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Fraud, Fools, and Financial Markets

Author(s): Robert J. Shiller

Adam Smith famously wrote of the “invisible hand,” by which individuals’ pursuit of self-interest in free, competitive markets advances the interest of society as a whole. But, because we can be manipulated, deceived, or even just passively tempted, free markets also persuade us to buy things that are good neither for us nor for society.

From Project Syndicate:

Adam Smith famously wrote of the “invisible hand,” by which individuals’ pursuit of self-interest in free, competitive markets advances the interest of society as a whole. And Smith was right: Free markets have generated unprecedented prosperity for individuals and societies alike. But, because we can be manipulated or deceived or even just passively tempted, free markets also persuade us to buy things that are good neither for us nor for society.

 This observation represents an important codicil to Smith’s vision. And it is one that George Akerlof and I explore in our new book, Phishing for Phools: The Economics of Manipulation and Deception.

 Most of us have suffered “phishing”: unwanted emails and phone calls designed to defraud us. A “phool” is anyone who does not fully comprehend the ubiquity of phishing. A phool sees isolated examples of phishing, but does not appreciate the extent of professionalism devoted to it, nor how deeply this professionalism affects lives. Sadly, a lot of us have been phools – including Akerlof and me, which is why we wrote this book.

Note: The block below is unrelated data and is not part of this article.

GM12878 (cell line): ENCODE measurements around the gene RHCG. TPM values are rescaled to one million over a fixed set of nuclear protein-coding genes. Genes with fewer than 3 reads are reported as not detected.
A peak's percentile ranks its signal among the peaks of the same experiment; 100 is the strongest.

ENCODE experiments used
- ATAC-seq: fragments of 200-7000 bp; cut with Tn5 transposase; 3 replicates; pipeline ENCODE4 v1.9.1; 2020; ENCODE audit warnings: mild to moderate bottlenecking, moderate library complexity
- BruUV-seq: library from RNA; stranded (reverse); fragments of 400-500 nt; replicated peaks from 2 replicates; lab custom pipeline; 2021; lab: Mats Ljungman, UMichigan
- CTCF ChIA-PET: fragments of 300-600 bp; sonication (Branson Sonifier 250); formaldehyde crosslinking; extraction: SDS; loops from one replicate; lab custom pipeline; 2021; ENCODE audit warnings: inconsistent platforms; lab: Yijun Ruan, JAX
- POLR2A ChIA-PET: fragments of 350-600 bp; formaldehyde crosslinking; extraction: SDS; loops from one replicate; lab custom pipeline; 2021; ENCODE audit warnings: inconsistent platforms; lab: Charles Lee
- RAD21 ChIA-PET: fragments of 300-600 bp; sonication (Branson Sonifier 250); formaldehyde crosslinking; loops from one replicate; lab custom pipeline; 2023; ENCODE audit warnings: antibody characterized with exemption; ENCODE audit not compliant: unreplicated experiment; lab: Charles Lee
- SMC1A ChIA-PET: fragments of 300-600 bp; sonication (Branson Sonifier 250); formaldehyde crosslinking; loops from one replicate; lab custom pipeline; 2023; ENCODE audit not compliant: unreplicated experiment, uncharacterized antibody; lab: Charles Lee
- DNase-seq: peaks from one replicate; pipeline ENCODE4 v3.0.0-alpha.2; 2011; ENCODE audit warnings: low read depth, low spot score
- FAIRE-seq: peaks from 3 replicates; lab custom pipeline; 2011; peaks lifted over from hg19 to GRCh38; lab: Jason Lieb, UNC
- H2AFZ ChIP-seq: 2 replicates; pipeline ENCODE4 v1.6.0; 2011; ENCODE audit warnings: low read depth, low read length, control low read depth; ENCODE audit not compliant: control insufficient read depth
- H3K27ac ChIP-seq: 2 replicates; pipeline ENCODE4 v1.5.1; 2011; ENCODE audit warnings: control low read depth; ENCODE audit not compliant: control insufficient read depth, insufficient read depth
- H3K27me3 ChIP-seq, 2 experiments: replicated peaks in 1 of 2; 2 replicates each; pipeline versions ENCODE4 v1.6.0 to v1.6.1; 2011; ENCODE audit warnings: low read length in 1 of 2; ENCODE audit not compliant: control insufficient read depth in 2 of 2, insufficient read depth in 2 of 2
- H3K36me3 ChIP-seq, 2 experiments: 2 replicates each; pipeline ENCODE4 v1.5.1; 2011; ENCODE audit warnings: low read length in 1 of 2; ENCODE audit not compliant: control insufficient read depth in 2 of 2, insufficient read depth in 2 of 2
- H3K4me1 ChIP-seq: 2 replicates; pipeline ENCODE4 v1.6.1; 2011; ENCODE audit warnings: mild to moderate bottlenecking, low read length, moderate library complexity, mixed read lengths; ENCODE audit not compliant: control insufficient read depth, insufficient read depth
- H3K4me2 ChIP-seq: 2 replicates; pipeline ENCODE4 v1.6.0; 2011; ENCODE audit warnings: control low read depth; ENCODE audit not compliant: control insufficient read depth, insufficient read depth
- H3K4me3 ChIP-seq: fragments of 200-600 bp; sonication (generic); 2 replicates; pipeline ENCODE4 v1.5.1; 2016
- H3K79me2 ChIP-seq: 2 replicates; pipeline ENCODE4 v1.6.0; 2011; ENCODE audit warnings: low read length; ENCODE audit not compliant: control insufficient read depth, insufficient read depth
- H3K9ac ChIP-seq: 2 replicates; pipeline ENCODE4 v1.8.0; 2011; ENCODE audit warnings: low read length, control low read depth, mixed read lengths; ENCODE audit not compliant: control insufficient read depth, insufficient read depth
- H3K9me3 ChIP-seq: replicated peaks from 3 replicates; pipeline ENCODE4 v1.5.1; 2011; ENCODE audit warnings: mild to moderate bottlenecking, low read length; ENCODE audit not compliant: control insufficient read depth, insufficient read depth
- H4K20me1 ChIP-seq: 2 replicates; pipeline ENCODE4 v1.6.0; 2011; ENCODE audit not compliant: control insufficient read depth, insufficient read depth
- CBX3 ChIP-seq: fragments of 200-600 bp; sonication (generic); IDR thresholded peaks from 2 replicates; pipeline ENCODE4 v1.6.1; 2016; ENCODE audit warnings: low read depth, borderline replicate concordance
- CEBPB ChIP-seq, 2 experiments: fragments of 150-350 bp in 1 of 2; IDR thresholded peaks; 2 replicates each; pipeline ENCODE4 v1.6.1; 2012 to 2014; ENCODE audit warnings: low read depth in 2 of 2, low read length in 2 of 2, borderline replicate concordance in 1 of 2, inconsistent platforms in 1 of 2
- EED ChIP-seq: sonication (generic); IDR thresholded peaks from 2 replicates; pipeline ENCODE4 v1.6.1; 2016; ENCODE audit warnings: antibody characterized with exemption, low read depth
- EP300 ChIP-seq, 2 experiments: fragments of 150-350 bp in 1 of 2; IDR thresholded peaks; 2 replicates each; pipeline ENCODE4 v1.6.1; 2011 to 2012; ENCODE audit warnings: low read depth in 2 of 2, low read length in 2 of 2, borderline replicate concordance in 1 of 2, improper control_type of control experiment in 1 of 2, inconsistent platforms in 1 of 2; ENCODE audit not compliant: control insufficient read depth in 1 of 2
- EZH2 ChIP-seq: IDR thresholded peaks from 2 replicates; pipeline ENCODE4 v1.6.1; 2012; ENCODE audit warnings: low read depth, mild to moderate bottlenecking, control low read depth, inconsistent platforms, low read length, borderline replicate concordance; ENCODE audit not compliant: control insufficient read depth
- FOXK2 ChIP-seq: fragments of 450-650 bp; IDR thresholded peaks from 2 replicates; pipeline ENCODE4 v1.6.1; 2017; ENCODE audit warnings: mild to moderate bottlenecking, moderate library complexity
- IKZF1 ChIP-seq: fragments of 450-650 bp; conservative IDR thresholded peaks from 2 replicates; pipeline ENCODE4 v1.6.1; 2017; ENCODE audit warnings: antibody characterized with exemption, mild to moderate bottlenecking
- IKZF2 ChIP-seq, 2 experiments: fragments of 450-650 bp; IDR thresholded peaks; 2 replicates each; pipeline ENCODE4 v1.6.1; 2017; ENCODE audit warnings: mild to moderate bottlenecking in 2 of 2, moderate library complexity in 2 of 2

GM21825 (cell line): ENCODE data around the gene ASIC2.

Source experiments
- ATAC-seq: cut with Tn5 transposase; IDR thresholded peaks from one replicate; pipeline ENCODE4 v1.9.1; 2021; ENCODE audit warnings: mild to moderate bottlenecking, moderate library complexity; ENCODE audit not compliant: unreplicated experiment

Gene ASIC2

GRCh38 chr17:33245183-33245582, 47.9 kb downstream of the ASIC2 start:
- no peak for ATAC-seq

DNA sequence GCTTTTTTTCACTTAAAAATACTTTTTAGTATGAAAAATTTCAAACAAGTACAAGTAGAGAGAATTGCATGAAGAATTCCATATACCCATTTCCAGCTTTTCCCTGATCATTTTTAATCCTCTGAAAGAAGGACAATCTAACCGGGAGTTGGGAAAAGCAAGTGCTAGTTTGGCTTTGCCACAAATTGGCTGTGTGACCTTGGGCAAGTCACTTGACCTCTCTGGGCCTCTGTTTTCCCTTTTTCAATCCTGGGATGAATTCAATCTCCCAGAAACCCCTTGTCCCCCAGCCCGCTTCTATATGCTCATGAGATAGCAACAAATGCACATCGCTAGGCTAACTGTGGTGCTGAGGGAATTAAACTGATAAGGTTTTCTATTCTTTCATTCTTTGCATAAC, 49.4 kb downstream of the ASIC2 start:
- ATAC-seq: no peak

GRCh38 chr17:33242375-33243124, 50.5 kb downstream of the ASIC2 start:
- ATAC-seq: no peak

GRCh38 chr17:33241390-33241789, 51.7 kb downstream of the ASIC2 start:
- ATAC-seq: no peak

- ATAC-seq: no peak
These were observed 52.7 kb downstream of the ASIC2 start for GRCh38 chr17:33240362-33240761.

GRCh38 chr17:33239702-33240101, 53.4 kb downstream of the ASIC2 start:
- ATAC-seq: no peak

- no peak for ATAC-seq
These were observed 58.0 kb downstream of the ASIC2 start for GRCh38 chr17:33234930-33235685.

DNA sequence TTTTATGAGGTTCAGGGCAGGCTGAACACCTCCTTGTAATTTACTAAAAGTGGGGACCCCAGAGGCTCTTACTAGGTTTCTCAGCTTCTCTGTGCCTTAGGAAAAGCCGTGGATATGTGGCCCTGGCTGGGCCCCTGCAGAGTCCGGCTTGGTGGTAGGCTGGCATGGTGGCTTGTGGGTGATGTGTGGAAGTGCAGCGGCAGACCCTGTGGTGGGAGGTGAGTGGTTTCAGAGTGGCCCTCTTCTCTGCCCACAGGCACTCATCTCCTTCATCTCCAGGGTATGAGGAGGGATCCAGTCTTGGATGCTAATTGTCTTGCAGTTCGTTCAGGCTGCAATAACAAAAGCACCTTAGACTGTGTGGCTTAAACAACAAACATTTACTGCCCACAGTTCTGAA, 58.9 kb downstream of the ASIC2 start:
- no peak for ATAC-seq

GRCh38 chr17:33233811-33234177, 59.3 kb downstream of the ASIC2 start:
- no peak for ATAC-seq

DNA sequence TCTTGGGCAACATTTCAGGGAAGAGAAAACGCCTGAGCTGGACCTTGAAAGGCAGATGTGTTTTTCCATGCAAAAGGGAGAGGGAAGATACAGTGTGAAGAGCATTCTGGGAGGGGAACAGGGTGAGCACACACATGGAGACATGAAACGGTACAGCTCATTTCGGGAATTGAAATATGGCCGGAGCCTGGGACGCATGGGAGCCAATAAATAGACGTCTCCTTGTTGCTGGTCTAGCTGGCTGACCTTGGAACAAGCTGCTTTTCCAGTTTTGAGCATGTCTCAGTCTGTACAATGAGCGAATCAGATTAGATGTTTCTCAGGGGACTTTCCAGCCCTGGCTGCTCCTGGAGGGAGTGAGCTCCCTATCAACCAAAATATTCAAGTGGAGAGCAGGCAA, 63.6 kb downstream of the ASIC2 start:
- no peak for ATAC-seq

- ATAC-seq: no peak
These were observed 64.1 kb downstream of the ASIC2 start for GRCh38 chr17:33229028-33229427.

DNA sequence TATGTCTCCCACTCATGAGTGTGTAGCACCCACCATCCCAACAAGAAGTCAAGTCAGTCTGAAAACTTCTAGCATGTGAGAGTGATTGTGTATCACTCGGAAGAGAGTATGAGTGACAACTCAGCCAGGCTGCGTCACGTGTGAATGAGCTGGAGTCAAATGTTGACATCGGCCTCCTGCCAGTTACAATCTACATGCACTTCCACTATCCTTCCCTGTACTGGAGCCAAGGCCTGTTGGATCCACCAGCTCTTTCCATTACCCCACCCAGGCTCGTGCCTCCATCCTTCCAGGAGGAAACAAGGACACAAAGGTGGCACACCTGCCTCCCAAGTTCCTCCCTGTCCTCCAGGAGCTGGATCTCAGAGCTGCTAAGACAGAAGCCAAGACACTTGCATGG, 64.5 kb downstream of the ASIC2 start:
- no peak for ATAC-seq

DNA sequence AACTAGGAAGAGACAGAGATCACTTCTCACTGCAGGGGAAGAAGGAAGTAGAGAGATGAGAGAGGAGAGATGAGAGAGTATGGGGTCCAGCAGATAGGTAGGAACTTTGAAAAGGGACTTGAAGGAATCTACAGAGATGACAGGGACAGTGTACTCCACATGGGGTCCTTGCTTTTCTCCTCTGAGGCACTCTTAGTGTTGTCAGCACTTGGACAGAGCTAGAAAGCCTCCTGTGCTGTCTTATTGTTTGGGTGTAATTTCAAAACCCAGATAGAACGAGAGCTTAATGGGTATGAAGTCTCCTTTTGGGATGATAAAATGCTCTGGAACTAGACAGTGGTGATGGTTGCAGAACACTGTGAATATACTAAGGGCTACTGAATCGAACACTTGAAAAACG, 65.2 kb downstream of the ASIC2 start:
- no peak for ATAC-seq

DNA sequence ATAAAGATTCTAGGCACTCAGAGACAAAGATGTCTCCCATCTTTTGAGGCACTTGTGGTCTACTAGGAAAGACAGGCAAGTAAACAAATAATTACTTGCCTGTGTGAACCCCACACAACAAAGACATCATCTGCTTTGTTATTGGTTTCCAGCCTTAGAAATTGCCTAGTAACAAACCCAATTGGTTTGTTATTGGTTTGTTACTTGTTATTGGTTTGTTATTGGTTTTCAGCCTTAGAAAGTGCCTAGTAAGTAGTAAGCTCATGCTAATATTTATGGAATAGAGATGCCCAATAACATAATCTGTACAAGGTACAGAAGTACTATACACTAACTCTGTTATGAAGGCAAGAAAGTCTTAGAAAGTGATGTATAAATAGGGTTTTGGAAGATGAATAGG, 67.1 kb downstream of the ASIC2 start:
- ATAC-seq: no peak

Routine phishing can affect any market, but our most important observations concern financial markets – timely enough, given the massive boom in the equity and real-estate markets since 2009, and the turmoil in global asset markets since last month.

 As too many optimists have learned to their detriment, asset prices are highly volatile, and a whole ocean of phishes is involved. Borrowers are lured into unsuitable mortgages; firms are stripped of their assets; accountants mislead investors; financial advisers spin narratives of riches from nowhere; and the media promote extravagant claims.

 But the losers in the downturns are not just those who have been duped. A chain of additional losses occurs when the inflated assets have been purchased with borrowed money. In that case, bankruptcies and fear of bankruptcy spawn an epidemic of further bankruptcies, reinforcing fear. Then credit dries up and the economy collapses. This vicious downward spiral for business confidence typically features phishes – for example, the victims of Bernard Madoff’s Ponzi scheme – discovered only after the period of irrational exuberance has ended.

 Epidemics, in economics as much as in medicine, call for an immediate and drastic response. The response by the authorities to the Great Crash of 1929 was small and slow, and the world economy entered a “Dark Age” that lasted through the Great Depression of the 1930s and the Second World War. The 2007-2009 financial crisis portended a similar outcome, but this time the world’s governments and central banks intervened promptly, in a coordinated fashion, and with an appropriately high volume of stimulus. The recovery has been weak; but we are nowhere near a new Dark Age.

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